When we use smoothing or subdivision features, it must be in situations where the geometry WAS DESIGNED FOR THAT FEATURE.

    Ballooning shows a prop that was not designed to be used with smoothing and you must disable it for THAT prop or turn off the feature and live with the fact that bucky balls don't look smooth. If the prop is from a vendor and he/she did not pay attention to the properties, then this vendor is not ideal.

    Shrinking and changing shape shows a prop that was not designed to be used with subdivision. You must not use subdivision for THAT prop because if you do it looks stupid.


  • Poser Ambassadors

    Vilters suggests using both.

    The red bucky is using 1x subdivision AND smoothing.

    0_1541783597470_buck4.png

    It is still shitty.

    For certain geometries, such as the bucky ball, smoothing is THE best algorithm we have and there are similar benefits to low-poly figures, especially their head and ears.

    For other geometries, subdivision is THE best algorithm.

    For some geometries, particularly from lazy or ignorant vendors, geometry doesn't work well with any shape-changing algorithm. If the prop looks good anyway, then fine, but it should not start acting stupid when you need to enable the smoothing feature on behalf of your other props or humans.



  • Thank you for chiming in here, @bagginsbill

    So what you say is that the "render Smoothing" overrides the individual settings?

    Interesting, since (as I said) I never had any significant problems (the E.A.Poe quote...)
    But the examples you posted here look VERY convincing (thank you for taking the time to make those!)
    I will investigate this in my PP2014 further.

    Something new - One never stops to learn. :)

    Karina


  • Poser Ambassadors

    @karina said in Help Requested: Post Render distortion:

    Thank you for chiming in here, @bagginsbill

    So what you say is that the "render Smoothing" overrides the individual settings?

    No - I'm saying the render smoothing is a switch to turn the feature on or off. If you turn it off, it's like running a version of Poser that doesn't have the ability to do smoothing. It has no affect on overriding an individual setting, which COULD exist as a new setting but no such thing exists.

    Interesting, since (as I said) I never had any significant problems (the E.A.Poe quote...)

    It is not going to be a problem if you are using high-poly props and figures. The problem is when you are using props (such as the bucky ball) which are LOW poly and were INTENDED to work well ONLY if the smoothing feature is turned on in the renderer.

    For those who have Poser 11, SuperFly DOES NOT HAVE THE SMOOTHING FEATURE. Doesn't matter if you set it to true on a prop - the feature is nonexistent.

    FireFly has the feature but it pretends it does NOT have the feature when you turn the smoothing off in render settings. That is not "overriding" each actor - it is removing the code that does smoothing from the system.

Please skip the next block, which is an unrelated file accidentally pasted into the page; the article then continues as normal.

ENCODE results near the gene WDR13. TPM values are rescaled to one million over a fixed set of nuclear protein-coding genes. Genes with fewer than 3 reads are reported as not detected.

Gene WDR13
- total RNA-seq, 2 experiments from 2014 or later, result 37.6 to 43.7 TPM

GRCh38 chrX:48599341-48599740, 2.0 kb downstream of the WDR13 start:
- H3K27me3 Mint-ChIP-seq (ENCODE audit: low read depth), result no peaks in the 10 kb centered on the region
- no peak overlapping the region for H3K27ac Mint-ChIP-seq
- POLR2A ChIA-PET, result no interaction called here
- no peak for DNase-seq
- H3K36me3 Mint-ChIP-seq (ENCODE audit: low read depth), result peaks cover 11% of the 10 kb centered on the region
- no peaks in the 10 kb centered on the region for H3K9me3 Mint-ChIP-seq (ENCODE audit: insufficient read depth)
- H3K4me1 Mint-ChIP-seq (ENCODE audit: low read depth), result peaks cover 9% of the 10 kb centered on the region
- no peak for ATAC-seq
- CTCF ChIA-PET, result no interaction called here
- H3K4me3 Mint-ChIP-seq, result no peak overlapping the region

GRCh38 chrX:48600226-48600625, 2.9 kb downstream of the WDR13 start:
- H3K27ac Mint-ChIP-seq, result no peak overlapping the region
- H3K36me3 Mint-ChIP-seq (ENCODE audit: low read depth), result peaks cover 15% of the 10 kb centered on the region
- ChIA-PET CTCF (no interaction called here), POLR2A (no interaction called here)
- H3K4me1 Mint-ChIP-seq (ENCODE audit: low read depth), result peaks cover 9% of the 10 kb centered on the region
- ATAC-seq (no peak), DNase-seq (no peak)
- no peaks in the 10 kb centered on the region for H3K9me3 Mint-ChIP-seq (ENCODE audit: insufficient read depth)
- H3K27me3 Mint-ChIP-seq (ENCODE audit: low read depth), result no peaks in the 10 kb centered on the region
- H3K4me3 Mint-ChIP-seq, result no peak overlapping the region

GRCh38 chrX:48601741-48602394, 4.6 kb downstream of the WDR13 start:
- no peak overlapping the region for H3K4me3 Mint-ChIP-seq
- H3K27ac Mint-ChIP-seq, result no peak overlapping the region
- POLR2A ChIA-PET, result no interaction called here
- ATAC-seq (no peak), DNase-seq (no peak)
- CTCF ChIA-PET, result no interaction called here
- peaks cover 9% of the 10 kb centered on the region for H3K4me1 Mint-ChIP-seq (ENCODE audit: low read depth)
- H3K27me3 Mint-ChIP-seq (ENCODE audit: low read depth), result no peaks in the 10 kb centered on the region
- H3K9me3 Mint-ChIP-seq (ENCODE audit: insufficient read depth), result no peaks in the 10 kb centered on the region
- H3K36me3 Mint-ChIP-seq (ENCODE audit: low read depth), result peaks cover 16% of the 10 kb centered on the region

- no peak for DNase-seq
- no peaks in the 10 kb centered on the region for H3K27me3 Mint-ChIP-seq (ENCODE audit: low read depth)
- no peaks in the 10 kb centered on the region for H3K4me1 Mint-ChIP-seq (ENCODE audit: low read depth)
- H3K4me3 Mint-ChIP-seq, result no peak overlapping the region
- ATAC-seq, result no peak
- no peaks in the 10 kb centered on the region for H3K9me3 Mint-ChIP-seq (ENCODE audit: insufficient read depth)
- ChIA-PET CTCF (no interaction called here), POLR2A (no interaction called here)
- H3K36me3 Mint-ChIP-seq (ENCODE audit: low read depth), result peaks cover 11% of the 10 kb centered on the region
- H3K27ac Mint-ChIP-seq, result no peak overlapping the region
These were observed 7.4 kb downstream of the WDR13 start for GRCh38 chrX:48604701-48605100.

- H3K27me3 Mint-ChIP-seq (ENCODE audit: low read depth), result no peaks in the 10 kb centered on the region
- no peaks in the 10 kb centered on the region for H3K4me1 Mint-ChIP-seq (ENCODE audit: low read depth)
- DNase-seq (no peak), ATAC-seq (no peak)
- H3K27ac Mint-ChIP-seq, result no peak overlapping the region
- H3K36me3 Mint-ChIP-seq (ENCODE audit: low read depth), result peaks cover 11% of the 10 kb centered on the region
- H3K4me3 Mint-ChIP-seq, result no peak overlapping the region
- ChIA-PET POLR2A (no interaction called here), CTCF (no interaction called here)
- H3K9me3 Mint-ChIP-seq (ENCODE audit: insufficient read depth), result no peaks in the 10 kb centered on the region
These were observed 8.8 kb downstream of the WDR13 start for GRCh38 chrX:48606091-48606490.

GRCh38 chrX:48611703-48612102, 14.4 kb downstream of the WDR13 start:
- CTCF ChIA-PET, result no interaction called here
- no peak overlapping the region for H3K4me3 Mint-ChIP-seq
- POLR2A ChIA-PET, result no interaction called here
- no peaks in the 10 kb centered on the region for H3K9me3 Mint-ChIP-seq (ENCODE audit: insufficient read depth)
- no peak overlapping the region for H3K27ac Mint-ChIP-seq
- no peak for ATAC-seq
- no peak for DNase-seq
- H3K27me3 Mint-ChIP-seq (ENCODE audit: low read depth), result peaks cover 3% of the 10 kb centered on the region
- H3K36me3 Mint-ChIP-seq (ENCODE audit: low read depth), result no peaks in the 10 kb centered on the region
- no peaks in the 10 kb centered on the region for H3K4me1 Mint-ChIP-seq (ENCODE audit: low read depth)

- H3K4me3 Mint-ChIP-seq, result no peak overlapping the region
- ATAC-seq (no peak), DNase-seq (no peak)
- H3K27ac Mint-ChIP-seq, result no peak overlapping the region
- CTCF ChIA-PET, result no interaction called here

• @bagginsbill would you mind commenting on what appears as a further confusion to me (but may be simply a feature of the render settings or prop choice). In comparison with the (what I assume to be Lit Wireframe) preview, the first render with red unsmoothed and blue smoothed buckyballs, seems to have the same specular highlights on both, which I would not (perhaps mistakenly) expect from a sharp edged, flat faceted polyhedron. It's obvious that the profiles are distinct in their flatness/smoothing, but the forward facing facets away from the limbs are (apart from diffuse colour) not distinctly different in their shading. Can this be solely attributed to their roughness or other specular settings?

    Since I'm currently in my SuperFly only phase, I'll also take away that this is not something that will affect my renders unless I choose FireFly by accident, or re-render an old, pre-SuperFly scene.


  • Poser Ambassadors

    anomalaus, you are so keenly observant.

    You are correct - the highlights mysteriously behave as if the smoothing had actually taken place. That is because FireFly renders using the "Phong" shading algorithm, also known as "Phong interpolation". Before I explain what Phong shading is, let's be clear that "Phong shading" and "polygon smoothing" are independent features or behaviors. Either alone can improve the illusion of smooth, continuous curves on an otherwise flat polygon. Together they work very well.


  • Poser Ambassadors

    As usual, wikipedia already has a good writeup and I can just refer you to that for the definition of Phong shading.

    Click here to read about Phong Shading at Wikipedia


  • Poser Ambassadors

    Damn 30-second edit timeout. I'm going to have to be careful.